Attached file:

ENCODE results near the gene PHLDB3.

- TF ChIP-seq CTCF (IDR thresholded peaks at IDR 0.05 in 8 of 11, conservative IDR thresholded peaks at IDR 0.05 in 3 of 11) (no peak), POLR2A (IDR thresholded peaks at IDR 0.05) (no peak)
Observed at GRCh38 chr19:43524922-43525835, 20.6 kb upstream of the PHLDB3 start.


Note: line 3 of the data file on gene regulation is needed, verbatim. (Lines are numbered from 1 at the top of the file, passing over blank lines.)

Observed at GRCh38 chr19:43524922-43525835, 20.6 kb upstream of the PHLDB3 start.